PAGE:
Relationship Guyd : Queer Happiness

David Parker
Authored by
David Parker

April 2, 2013
5:09 p.m.

“You don’t know the meaning of true happiness until you hear 30,000 gay men recognise the opening bars of Dancing Queen,” so wrote a straight journalist, reporting on the Amsterdam GAY GAMES in 1998, for the London Evening Standard. You can imagine the rush, the heartbeat, the sense of belonging, the happiness bred within those brief riff seconds. Clubland, Boystown Disco and secret nightclubs have always been our haven. The chance to be ourselves, authentically mixing with our own kind. ABBA’s Dancing Queen certainly captured the unity of underground amyl sexuality, way before ‘hands in the air’ circuit party chems became the norm.

Some of us recall the re-emergence of the ‘queer’ word in mid-AIDS politics in the early 90s, the snatching back of a mid-twentieth century derogatory term of attack. Now post-millenium the word ‘queer’ has changed yet again into a term embracing all sexualities and genders, indicating alternative, creative and avant-garde. I was called ‘a queer’ at school, or an ‘omo, so I was queer before gay became commonplace. Ironically both words mean ‘happy.’ In later years queer history encouraged me to stand aside from ‘not belonging’ and embrace its genetic thread.

In the UK, ‘Queer As Folk’ a radical, tell it like it is, mid-nineties TV series woke up the nation, before it sailed to America. In Northern England they still say ‘there’s now’t as queer as folk’ as they did in the previous century, because the word queer then meant ‘odd, unconventional or eccentric.’ At the same time as this trailblazing show, I was knee-deep in reading a new book by Dr David Weeks and Jamie James, the first scientific study of eccentric behaviour called ECCENTRICS. The conclusion of this study was that odd ‘queer’ people were the happiest people on earth because they didn’t care what people thought. No shame, no fitting in and no people-pleasing. We have a lot to learn from them. At the last chapter I switched from seeing my queerness as an asset and not a cross to bear as an outcast from society. Thus ended my constant task to fit in. Being an outsider is perfect and deleting self-punishment, conscious or otherwise, breeds happiness.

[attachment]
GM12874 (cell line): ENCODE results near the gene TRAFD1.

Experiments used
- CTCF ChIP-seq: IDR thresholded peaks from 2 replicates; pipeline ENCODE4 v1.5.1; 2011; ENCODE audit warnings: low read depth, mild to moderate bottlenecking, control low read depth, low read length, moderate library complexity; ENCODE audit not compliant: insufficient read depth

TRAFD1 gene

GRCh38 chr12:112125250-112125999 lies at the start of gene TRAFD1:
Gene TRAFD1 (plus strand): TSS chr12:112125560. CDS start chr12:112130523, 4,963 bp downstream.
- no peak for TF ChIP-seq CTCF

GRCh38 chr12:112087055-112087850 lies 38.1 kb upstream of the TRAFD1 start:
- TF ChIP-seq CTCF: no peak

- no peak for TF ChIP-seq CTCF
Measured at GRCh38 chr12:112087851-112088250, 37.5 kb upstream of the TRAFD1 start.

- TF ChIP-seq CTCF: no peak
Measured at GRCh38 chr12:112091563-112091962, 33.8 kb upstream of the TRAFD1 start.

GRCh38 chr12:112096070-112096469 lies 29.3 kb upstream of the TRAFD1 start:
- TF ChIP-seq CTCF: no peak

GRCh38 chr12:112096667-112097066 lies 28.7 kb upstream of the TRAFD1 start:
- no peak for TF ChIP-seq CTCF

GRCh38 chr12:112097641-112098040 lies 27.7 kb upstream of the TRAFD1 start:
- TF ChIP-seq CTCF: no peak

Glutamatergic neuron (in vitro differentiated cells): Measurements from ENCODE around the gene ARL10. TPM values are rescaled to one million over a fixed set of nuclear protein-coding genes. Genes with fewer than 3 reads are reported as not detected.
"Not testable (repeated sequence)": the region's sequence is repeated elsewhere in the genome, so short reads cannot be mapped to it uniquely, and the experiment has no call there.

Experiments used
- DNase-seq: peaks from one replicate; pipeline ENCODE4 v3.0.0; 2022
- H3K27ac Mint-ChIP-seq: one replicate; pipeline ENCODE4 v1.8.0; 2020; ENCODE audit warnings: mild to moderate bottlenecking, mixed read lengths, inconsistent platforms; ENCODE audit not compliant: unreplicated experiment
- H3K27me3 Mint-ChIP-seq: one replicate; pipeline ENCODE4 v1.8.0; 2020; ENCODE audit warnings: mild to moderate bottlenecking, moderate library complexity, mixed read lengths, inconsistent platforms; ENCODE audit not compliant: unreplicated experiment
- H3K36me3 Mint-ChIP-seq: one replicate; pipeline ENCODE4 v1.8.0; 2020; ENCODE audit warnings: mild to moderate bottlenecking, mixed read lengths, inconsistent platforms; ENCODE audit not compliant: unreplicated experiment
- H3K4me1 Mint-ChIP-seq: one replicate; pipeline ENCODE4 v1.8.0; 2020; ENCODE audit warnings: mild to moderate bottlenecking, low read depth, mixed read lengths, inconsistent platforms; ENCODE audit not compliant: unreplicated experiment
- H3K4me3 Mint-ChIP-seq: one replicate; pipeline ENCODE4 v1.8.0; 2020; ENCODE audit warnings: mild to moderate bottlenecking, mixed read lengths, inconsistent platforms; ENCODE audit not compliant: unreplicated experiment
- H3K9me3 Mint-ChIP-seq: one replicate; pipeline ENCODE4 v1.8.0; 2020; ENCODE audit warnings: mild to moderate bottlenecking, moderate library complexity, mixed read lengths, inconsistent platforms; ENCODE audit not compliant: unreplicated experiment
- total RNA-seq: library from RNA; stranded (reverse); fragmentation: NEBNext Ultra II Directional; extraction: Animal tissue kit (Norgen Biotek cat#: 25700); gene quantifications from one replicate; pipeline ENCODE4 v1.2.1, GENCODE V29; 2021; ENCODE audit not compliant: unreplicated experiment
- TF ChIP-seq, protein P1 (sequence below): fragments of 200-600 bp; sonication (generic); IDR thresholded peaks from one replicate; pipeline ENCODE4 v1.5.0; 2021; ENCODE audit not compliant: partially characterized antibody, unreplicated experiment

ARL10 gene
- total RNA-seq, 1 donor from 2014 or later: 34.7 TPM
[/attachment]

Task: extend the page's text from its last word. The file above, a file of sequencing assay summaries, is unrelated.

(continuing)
I was particularly taken with the study of Ann Atlin from Devon, England, who not only had 7,500 gnomes in her garden, but dressed as one on a daily basis. She was as happy as Larry, in drag, supermarket shopping with red cheeks and a pointy hat. Good for her! Dr Weeks concluded that eccentrics were nonconforming, creative, idealistic, aware from childhood that they were different, intelligent and in possession of a mischievous sense of humour. Well, as I ticked all the boxes, I went from queer to eccentric and back again. I saw it as the same in the end. From that point I accepted my eccentricity as vital, my differentness from other gays as normal and my rebellious desire not to fit in as an asset.

As gay masculine images change, the streets of East London, in particular, are paved with the ‘new queers.’ Inked skinny bitches who refuse the mantle of porn masculinity preferring instead the odd, the punk, eccentric and the scruff. Happiness, and the experience of it, is relative, and as diverse as our global LGBTQ community. It holds no companion to shame or apology, for accepting who we are results in a happier disposition. Coming out as queer, eccentric, gay, bi or whatever word you use, also means being as brave as Ann Atkins in her pointy hat, in cultures, communities and churches. It’s an essential road to walk, but remember those liberating queers that walked before you, head held high: learn from them. The union of gay marriage, or even being in a relationship for that matter, is not everyone’s choice, but soul happiness is being content with what you HAVE got, rather than what you haven’t got YET. Truth, authenticity and loving yourself exactly as you are, is a great partner to hold onto. Do you walk this road of contentment?

Checking out queer history I came across a blog-list of queer films. At the time of ABBA, men cruised the streets, not-online, and when the concept of AIDS was sci-fi we used instinct not profiles. Maybe we need to get out more these days and smell the air?

The blogs opening line thrilled my heart: “I’m bored and depressed with today’s gay image of marriage, adopted babies and content bourgeoise living. Blandly masculine, domestic and inoffensive is the new gay stereotype and I can’t relate anymore. This film list is a tribute to tough queer thugs with switchblades, bisexual hustlers, sissy villains, killer drag queens and true outcasts, films that got me through my years as a sexually confused teen.”

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